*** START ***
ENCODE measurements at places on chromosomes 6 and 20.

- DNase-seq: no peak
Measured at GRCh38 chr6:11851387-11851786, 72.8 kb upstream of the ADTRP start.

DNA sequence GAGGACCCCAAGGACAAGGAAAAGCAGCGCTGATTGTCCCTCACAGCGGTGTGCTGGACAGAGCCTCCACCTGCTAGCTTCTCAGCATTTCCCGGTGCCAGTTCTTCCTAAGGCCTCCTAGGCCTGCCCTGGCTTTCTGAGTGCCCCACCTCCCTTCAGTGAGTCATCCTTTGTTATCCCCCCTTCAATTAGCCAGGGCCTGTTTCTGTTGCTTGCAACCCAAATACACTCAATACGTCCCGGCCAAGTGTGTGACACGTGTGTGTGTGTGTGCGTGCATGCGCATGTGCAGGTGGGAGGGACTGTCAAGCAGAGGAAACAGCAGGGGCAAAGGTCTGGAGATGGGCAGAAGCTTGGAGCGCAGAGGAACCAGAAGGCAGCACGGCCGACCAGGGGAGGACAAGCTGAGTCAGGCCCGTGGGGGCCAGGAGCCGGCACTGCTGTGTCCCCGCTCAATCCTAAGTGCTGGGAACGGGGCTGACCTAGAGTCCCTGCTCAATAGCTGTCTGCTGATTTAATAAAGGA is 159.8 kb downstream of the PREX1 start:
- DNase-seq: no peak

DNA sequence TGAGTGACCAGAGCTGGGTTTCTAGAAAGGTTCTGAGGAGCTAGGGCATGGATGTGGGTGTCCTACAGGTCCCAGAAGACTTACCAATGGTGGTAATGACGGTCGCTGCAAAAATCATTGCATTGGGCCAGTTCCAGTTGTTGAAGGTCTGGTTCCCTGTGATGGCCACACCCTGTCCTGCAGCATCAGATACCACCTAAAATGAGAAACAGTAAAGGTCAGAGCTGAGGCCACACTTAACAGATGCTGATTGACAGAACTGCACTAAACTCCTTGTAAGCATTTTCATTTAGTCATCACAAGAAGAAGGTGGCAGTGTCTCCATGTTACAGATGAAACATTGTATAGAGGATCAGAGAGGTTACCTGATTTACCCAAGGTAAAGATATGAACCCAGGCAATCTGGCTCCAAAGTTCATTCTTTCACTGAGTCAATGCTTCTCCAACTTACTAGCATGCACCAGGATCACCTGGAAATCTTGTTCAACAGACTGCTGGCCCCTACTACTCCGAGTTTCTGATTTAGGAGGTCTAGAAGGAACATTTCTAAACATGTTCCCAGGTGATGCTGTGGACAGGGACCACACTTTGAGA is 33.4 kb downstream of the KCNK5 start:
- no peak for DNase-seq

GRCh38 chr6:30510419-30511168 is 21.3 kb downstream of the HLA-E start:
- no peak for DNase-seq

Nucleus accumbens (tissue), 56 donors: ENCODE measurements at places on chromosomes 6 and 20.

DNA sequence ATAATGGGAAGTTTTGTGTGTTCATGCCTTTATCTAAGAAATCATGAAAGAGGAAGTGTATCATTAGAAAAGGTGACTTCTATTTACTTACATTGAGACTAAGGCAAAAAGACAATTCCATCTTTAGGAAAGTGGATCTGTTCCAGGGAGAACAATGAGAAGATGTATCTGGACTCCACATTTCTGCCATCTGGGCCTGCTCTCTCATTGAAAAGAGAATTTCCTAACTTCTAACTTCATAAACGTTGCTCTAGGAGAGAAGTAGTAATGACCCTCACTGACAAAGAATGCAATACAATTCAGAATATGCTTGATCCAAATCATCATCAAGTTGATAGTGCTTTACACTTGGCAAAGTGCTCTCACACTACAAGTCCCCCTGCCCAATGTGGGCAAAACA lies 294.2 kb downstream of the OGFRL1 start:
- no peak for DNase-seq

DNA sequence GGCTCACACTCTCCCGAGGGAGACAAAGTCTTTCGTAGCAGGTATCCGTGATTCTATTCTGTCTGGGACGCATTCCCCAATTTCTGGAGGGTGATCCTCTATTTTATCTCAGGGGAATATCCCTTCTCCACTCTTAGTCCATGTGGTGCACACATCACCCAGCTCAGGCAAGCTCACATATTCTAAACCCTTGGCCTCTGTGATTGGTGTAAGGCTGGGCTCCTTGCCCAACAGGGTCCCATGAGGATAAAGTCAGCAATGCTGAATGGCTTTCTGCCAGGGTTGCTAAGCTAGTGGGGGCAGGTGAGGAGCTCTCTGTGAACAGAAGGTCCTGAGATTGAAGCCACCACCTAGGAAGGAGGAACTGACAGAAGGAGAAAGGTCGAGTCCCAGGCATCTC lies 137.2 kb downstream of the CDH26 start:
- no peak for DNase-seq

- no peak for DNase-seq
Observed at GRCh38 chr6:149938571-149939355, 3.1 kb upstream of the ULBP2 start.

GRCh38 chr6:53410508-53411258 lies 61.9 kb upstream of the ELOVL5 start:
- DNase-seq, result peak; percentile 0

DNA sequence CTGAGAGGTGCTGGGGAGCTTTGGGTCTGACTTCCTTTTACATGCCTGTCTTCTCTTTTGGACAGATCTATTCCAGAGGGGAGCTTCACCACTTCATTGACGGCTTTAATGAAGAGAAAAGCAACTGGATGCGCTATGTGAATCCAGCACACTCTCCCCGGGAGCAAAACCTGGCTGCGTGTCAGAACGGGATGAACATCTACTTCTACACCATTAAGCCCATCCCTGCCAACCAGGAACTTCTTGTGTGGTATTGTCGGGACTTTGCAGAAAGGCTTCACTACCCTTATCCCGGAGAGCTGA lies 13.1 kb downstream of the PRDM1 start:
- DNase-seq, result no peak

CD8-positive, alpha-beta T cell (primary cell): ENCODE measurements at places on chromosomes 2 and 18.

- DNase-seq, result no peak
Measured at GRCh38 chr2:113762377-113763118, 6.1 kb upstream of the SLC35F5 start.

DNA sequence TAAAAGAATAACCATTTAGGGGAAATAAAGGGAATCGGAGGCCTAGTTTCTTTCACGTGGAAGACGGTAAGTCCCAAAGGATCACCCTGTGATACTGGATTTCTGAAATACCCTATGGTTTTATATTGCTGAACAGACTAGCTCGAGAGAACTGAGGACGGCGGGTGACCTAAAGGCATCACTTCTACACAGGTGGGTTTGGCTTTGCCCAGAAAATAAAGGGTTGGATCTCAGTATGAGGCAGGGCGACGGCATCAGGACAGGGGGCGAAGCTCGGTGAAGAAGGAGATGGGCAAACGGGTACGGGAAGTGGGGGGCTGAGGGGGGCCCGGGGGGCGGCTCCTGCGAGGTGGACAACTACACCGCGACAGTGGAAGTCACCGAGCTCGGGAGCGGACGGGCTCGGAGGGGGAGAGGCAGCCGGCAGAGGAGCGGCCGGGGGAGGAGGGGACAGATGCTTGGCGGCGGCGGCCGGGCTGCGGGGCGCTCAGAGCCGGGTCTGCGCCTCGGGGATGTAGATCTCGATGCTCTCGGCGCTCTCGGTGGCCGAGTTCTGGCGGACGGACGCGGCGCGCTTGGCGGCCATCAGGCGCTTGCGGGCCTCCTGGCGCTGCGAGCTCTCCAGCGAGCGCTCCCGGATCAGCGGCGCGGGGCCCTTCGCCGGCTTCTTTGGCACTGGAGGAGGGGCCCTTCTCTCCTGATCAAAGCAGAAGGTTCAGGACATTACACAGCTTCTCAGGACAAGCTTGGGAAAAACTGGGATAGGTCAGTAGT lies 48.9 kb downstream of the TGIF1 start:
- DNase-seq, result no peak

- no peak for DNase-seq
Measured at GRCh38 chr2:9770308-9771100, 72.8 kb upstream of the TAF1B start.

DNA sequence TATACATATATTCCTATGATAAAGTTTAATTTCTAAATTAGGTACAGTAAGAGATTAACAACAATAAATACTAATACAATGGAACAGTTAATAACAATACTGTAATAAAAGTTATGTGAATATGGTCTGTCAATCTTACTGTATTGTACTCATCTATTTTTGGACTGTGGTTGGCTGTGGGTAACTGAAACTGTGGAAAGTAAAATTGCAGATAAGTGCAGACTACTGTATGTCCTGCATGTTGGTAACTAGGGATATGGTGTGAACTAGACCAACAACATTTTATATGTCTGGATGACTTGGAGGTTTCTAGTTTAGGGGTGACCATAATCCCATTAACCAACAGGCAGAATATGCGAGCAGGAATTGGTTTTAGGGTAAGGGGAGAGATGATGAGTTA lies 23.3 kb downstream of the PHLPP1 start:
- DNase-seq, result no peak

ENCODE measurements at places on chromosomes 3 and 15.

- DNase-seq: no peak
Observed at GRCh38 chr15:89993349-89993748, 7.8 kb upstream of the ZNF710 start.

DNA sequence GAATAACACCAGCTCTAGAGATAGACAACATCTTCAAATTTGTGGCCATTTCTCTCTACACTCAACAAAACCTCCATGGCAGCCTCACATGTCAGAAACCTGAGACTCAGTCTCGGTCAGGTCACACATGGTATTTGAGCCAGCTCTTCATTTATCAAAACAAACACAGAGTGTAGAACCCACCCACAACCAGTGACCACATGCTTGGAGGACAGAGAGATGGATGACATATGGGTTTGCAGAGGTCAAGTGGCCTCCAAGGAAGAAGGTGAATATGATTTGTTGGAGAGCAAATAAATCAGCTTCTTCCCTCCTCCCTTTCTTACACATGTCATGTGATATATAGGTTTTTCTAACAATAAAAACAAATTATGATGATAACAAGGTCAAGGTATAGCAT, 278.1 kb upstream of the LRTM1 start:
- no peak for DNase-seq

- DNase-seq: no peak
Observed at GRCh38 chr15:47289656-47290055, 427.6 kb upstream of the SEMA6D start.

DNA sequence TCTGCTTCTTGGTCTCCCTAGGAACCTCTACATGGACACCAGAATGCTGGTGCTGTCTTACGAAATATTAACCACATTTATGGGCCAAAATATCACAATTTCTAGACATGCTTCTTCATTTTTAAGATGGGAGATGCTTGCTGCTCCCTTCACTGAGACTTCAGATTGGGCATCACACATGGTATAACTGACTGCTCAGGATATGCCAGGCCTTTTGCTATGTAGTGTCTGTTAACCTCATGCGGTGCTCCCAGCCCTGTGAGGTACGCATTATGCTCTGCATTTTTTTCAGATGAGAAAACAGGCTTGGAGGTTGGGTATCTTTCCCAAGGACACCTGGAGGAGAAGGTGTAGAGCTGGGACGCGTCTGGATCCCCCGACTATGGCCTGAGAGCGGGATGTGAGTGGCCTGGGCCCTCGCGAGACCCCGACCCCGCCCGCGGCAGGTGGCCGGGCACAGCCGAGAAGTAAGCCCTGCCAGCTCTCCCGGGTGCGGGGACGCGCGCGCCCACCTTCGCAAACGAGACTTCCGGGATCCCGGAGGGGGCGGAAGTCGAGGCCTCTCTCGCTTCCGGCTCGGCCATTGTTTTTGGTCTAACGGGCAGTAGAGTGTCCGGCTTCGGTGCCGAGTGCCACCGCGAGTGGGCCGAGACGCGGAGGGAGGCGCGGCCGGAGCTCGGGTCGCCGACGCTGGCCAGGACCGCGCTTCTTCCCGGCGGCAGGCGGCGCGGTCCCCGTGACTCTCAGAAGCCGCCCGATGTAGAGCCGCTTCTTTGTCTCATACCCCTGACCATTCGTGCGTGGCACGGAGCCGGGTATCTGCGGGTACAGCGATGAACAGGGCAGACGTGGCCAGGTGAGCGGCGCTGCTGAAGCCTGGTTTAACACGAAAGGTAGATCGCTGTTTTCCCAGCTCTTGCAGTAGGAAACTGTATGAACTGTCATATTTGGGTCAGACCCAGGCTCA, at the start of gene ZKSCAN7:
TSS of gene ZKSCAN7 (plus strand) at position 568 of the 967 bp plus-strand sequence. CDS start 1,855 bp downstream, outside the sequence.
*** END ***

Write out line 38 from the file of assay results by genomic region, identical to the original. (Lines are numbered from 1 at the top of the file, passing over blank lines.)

TSS of gene ZKSCAN7 (plus strand) at position 568 of the 967 bp plus-strand sequence. CDS start 1,855 bp downstream, outside the sequence.